Some interesting things came out of this. We seem to focus a good majority of our attention on students at this point, when a large part of our time should also be spent with the teachers. The teachers are the ones who have come to us saying, "You know, I am really not comfortable with this application," or "I am really not comfortable with this hardware." So, we have, in fact, focused in the summer workshops quite a bit of attention on the teachers as well as the students.

The next step was the application process. This was put online for the teachers. It was pretty much one-on-one at KSC. The applications process was received by Florida Gulf Coast University, and, once again, we came up with our 42 selectees. The selection criteria focused primarily on computer literacy at that time. We found that computer literacy is well and good, but what really makes the teacher-mentor-student team complete is the enthusiasm and dedication of that team. The technology is great; it is neat stuff. But the human factor is the magic. So, it is nothing more than a tool to make that magic happen.

The way we approached training was via summer workshops. The summer workshops took place at Florida Gulf Coast University for two days out of the week. Three days of the week were spent with us at KSC. We focused on the Proshare hardware, how to use it, how to set it up for the most efficient results, and how to troubleshoot in basic terms. The software is where we spent more of our times, particularly with the application sharing and collaboration features, because we intended to use a lot of the Learning Technologies Project products that were already out there and to share them via the application sharing.

Security issues were talked about and addressed at the workshops. The documents were signed and placed into folders that were maintained on each team. The teachers were given classes on basic HTML editing and website development because they were to take this information back to the classroom, and, at the end of the school year, the students were to develop their own websites to showcase what they had learned throughout the year.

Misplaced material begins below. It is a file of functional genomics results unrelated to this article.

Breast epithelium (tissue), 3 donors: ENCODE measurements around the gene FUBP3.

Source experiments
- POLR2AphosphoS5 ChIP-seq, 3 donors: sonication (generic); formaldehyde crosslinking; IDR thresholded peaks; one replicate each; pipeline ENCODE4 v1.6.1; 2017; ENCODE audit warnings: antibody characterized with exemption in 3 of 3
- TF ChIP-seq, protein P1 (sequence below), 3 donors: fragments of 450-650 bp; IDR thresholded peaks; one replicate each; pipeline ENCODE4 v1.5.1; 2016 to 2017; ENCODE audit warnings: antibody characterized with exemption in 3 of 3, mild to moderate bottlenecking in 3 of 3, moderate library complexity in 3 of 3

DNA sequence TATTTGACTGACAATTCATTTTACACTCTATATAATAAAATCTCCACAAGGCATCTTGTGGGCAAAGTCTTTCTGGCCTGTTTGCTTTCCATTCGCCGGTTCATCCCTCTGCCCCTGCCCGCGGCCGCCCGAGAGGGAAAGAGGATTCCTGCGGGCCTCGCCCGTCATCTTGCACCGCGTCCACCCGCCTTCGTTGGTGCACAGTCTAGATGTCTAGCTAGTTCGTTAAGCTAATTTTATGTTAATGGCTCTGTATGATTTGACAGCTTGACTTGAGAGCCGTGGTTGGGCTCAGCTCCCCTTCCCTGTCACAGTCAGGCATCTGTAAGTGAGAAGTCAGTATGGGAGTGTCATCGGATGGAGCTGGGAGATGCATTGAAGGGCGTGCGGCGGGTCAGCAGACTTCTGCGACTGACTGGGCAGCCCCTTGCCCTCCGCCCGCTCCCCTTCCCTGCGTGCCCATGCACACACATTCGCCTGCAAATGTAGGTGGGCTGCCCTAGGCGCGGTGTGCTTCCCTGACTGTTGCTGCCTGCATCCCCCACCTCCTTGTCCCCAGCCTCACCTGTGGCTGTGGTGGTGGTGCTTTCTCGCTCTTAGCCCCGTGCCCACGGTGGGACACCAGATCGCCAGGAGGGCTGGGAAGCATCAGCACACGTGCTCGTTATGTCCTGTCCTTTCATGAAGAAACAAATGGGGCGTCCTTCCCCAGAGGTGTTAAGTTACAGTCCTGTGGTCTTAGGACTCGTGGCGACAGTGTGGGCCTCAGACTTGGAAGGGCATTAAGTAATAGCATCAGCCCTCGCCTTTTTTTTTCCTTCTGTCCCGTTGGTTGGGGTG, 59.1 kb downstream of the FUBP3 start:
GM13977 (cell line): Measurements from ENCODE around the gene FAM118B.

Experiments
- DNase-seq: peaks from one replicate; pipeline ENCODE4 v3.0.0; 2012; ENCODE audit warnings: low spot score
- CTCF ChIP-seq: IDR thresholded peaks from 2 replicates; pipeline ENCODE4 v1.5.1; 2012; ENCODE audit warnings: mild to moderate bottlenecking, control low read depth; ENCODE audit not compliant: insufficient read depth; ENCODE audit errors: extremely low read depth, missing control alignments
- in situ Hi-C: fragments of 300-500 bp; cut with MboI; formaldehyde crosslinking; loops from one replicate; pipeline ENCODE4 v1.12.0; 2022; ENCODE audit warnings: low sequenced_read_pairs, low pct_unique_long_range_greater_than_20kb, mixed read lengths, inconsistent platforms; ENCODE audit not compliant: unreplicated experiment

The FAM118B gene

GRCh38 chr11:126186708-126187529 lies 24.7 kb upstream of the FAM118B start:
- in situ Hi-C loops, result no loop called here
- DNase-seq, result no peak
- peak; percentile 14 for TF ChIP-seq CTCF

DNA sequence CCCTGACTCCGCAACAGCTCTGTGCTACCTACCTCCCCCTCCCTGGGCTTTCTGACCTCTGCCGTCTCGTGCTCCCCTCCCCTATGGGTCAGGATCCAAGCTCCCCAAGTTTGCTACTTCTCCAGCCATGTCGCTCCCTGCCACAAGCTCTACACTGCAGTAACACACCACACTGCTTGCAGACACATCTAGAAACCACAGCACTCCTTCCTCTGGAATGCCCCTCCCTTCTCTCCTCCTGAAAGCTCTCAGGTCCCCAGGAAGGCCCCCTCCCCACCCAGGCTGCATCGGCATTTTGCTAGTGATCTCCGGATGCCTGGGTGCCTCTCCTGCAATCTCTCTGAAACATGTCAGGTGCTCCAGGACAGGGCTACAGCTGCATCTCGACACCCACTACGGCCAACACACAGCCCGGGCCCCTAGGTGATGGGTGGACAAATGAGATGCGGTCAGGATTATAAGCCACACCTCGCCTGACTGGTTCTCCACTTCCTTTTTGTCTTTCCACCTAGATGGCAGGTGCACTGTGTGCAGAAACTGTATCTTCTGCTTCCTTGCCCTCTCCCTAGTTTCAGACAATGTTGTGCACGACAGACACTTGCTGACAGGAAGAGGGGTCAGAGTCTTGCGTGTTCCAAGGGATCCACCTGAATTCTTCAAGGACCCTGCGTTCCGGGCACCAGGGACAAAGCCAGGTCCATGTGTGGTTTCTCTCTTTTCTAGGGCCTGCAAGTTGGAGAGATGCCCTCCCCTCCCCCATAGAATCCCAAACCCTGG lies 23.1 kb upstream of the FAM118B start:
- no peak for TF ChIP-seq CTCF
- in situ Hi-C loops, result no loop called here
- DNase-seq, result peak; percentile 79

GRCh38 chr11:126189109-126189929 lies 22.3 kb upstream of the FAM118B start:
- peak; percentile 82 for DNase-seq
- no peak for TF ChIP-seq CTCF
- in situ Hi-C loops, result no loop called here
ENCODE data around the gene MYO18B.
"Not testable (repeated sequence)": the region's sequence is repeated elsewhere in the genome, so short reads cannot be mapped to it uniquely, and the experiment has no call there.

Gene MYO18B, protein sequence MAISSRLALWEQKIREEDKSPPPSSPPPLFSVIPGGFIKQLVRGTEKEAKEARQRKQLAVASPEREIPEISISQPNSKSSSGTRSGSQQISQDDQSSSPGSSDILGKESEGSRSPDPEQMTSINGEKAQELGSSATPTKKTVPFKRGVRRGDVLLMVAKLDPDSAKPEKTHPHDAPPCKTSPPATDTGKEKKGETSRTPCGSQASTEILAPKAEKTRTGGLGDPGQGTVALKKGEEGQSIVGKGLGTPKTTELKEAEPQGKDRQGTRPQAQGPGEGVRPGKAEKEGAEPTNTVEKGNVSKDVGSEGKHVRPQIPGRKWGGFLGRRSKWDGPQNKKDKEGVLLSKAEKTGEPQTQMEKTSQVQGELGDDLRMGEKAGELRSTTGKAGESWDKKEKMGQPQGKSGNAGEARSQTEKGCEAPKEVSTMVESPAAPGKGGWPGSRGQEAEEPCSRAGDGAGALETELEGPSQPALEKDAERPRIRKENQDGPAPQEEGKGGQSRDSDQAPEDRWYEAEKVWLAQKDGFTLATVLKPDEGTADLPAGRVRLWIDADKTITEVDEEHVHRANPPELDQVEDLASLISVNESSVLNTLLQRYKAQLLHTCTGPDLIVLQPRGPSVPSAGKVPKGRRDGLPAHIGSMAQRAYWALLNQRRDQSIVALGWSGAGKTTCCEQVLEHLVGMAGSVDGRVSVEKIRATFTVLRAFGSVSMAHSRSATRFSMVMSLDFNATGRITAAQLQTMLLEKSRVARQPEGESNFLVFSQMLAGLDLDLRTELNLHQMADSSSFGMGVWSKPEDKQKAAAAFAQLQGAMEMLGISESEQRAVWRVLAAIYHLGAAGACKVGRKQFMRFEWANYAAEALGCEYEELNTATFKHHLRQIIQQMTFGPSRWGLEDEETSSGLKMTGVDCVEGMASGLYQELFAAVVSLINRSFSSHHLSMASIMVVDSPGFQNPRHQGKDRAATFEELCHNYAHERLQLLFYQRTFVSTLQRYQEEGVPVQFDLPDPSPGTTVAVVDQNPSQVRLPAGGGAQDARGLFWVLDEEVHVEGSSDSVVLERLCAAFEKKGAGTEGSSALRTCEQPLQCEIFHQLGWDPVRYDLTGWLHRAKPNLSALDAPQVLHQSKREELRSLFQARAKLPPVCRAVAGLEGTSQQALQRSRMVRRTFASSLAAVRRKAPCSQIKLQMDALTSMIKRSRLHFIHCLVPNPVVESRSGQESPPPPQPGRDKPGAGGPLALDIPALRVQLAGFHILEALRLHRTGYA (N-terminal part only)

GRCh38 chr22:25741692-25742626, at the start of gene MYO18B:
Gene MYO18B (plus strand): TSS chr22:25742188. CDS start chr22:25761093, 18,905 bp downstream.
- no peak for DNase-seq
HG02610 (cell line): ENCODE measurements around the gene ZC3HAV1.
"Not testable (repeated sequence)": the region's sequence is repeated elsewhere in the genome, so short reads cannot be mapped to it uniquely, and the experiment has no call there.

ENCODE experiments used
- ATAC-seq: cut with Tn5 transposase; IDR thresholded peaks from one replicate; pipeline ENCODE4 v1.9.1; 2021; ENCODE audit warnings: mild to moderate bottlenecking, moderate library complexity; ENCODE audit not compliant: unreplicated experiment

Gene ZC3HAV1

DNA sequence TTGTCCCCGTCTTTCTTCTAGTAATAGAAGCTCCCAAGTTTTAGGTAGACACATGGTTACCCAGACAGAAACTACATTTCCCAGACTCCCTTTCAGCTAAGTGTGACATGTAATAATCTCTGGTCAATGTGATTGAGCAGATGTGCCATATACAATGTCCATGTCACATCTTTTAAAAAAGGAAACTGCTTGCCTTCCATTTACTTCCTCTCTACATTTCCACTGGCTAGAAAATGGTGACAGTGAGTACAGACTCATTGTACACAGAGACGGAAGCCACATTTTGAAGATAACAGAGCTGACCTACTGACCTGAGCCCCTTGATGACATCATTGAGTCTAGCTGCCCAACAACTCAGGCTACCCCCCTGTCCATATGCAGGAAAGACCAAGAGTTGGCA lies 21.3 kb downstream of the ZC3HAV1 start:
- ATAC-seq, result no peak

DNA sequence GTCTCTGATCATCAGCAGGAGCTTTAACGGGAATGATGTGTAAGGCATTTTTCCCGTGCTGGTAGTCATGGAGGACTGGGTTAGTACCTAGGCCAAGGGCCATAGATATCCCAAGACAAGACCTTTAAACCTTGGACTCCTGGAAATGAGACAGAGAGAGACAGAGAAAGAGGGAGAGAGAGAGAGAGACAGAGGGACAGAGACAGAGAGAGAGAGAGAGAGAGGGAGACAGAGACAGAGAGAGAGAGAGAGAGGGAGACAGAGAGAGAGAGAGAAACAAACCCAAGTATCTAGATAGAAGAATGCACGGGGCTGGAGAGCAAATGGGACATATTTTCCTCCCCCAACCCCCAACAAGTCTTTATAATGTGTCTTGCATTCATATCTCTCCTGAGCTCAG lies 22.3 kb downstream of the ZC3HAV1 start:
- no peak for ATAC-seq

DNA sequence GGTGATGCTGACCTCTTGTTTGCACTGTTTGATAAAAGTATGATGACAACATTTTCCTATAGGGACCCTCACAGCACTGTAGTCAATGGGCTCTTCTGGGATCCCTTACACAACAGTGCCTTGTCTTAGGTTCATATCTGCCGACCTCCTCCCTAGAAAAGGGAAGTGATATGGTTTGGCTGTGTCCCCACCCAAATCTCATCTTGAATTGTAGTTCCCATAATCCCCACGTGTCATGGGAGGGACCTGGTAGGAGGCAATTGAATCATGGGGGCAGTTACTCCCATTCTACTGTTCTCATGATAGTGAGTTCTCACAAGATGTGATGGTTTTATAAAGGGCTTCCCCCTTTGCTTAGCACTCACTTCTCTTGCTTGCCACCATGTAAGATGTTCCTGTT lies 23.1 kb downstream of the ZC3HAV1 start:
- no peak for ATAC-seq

Relation building and curriculum development were also key points to the workshops. For the mentors and the teachers to get together and actually see each other one-on-one brought a lot more depth to the upcoming relationship. The curriculum was pretty much governed by the Florida State Standards of Education, to which the teachers would dictate how we would employ the scientists and engineers in achieving those. Finally, the workshops culminated with a tour of the KSC facilities and the mentor workplace.

Curriculum support . . . I developed two courses initially designed to get the students involved with using the technology, using browsers, that sort of thing. So, the curriculum I developed was not really on an educational basis, as it was to get the students to interact with the technology that was available. We abandoned that idea because the maintenance that was involved for me was very time consuming. In fact, with the NASA Learning Technologies Project, we had a lot of really good products already out there. I think we are seeing more and more that when we start a project, there is probably something out there pretty similar to it. So, we are consolidating efforts at this point to make ourselves more effective.